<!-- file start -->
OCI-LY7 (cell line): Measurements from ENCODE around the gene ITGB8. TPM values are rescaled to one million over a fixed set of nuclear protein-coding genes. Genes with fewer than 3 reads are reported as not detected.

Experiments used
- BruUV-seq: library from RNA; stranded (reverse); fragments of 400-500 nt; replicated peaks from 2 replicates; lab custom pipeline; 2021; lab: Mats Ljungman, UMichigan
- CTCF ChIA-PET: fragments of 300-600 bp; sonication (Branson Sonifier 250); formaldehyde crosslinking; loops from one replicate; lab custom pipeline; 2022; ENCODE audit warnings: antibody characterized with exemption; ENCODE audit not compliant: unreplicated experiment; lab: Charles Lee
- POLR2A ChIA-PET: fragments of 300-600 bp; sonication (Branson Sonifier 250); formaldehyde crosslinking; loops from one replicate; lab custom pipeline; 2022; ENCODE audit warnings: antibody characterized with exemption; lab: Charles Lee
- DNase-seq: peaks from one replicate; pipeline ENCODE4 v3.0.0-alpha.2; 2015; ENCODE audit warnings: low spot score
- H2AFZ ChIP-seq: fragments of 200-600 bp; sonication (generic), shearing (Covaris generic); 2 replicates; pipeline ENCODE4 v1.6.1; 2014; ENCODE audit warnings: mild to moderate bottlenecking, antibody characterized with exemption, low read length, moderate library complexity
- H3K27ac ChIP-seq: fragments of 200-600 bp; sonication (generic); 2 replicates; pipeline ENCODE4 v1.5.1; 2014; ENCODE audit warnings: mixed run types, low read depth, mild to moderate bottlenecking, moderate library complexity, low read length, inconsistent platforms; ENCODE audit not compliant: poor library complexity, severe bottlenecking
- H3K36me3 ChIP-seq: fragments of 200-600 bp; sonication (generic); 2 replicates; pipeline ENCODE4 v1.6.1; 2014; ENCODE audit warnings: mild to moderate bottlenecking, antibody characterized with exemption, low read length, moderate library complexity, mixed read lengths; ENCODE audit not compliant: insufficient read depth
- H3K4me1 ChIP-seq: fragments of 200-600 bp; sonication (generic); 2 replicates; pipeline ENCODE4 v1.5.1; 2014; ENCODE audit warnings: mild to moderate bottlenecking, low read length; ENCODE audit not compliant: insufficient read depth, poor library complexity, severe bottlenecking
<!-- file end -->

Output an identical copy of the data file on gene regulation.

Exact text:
OCI-LY7 (cell line): Measurements from ENCODE around the gene ITGB8. TPM values are rescaled to one million over a fixed set of nuclear protein-coding genes. Genes with fewer than 3 reads are reported as not detected.

Experiments used
- BruUV-seq: library from RNA; stranded (reverse); fragments of 400-500 nt; replicated peaks from 2 replicates; lab custom pipeline; 2021; lab: Mats Ljungman, UMichigan
- CTCF ChIA-PET: fragments of 300-600 bp; sonication (Branson Sonifier 250); formaldehyde crosslinking; loops from one replicate; lab custom pipeline; 2022; ENCODE audit warnings: antibody characterized with exemption; ENCODE audit not compliant: unreplicated experiment; lab: Charles Lee
- POLR2A ChIA-PET: fragments of 300-600 bp; sonication (Branson Sonifier 250); formaldehyde crosslinking; loops from one replicate; lab custom pipeline; 2022; ENCODE audit warnings: antibody characterized with exemption; lab: Charles Lee
- DNase-seq: peaks from one replicate; pipeline ENCODE4 v3.0.0-alpha.2; 2015; ENCODE audit warnings: low spot score
- H2AFZ ChIP-seq: fragments of 200-600 bp; sonication (generic), shearing (Covaris generic); 2 replicates; pipeline ENCODE4 v1.6.1; 2014; ENCODE audit warnings: mild to moderate bottlenecking, antibody characterized with exemption, low read length, moderate library complexity
- H3K27ac ChIP-seq: fragments of 200-600 bp; sonication (generic); 2 replicates; pipeline ENCODE4 v1.5.1; 2014; ENCODE audit warnings: mixed run types, low read depth, mild to moderate bottlenecking, moderate library complexity, low read length, inconsistent platforms; ENCODE audit not compliant: poor library complexity, severe bottlenecking
- H3K36me3 ChIP-seq: fragments of 200-600 bp; sonication (generic); 2 replicates; pipeline ENCODE4 v1.6.1; 2014; ENCODE audit warnings: mild to moderate bottlenecking, antibody characterized with exemption, low read length, moderate library complexity, mixed read lengths; ENCODE audit not compliant: insufficient read depth
- H3K4me1 ChIP-seq: fragments of 200-600 bp; sonication (generic); 2 replicates; pipeline ENCODE4 v1.5.1; 2014; ENCODE audit warnings: mild to moderate bottlenecking, low read length; ENCODE audit not compliant: insufficient read depth, poor library complexity, severe bottlenecking